The work flow for the Workshop has five phases. The workshop activity may take place over days or even weeks. The teacher switches the activity from one phase to another.
Typically the workshop moves from one phase to the next: from Setup to Submission, Assessment, Grading/Evaluation, and ending with the Closed phase.
Staff can see an overview of progress in the Workshop planner tool. It displays all Workshop phases and highlights the current one. It also lists all the tasks the user has in the current phase with the information of whether the task is complete or not.
- Set up phase – you can set up an assessment form which reflects your assessment criteria
- Submission phase – students upload their work
- Assessment phase – students provide feedback
- Grading evaluation phase – staff review the feedback and marks before releasing them to students
- Closed – students view their submissions, their submission assessments and potentially other published submissions.
The workshop activity module is a peer assessment activity. With the workshop:
- students are able to submit an assignment for grading;
- students are able to assess the work of their peers;
- teachers are able to grade the work of the submitted assignment, as well as the assessment submitted by the students;
- once the assessment period is over the assessments are averaged and graded according to the teachers configurations in the workshop settings.
The workshop activity has five phases. In the setup phase, the teacher sets the workshop description, provides instructions for submission and edits the assessment form. In the submission phase, the workshop is open for students to submit their work. In this phase the teacher provides instructions for assessments and sets up scheduled allocations of the assessments. In the assessment phase, the workshop is open for students to assess the work of their peers. In the grading evaluation phase, the grades are calculated. And in the closed phase, the workshop is ended and the students are able to view their grades.
It’s a useful tool which is designed for managing peer assessment and which can be used for formative peer review.
You can find a brief outline of how the Moodle workshop works in the Moodle workshop activity quick guide.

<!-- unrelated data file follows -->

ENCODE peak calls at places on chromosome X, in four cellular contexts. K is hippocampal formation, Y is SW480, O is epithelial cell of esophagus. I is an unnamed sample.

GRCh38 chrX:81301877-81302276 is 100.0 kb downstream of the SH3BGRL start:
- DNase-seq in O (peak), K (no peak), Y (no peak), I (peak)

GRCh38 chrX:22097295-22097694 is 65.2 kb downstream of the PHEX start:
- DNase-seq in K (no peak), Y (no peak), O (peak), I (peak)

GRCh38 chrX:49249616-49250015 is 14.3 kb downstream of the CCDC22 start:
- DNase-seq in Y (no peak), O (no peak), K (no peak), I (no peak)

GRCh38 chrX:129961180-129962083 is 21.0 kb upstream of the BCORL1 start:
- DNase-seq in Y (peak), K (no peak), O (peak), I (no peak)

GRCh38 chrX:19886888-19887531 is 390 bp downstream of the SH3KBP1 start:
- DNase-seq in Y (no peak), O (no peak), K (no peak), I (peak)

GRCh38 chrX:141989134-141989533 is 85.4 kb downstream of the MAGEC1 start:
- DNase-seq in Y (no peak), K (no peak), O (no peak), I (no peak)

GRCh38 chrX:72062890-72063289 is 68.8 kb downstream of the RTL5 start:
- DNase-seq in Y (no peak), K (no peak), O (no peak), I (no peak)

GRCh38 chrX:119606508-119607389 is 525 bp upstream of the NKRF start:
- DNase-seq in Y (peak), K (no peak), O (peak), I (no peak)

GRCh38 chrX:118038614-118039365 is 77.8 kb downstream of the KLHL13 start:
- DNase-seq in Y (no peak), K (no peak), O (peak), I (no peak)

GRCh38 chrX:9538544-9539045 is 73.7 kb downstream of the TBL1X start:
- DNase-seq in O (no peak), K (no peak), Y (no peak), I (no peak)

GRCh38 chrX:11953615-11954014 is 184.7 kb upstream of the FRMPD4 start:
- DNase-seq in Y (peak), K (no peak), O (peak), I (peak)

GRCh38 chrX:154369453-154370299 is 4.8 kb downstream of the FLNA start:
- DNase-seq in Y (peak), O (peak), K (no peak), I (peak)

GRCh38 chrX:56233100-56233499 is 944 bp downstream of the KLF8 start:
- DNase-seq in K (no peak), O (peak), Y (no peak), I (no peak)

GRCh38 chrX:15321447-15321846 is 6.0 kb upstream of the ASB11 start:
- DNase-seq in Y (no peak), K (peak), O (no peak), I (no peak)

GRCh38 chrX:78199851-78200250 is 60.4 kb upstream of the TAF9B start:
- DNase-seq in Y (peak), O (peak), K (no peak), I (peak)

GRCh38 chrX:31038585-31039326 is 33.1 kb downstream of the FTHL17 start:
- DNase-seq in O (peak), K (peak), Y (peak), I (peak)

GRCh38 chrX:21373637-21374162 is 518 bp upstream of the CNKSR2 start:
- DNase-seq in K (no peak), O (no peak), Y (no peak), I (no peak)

The Moodle workshop provides a tool within the Virtual Learning Environment, so it is easy for students to access. You can customise the submission instructions and the assessment form to reflect your assessment criteria.
You can choose whether to allocate submissions for review manually (for example if you want students to review work on a similar topic, or across a range of quality) or randomly. You can include an example for students to practice peer evaluation.
Carrying out the peer assessment activity online means that students can assess work anonymously. It allows time for students to reflect while they formulate feedback.Read more about the advantanges and disadvantages of the Moodle workshop
The workshop tool has a number of options for submission and allocation of work, and allows some control over grading strategies. However it follows a fairly rigid structure once you activate the workshop phases.
You will need to monitor progress and send reminders to students, because it’s important for students to work within the deadlines set.
It’s not easy to understand how grades are calculated, but it is possible to manually overwrite a grade if needed. The Moodle workshop may not be the best tool for peer assessment of group work, as it requires students to upload an item of work, and the grading approach doesn’t produce a ‘weighting’ which can be applied to an assessors mark.
It can be difficult to understand what students see when they take part, so it’s a good idea to set up a test version of the workshop first, and to trial it from a student view.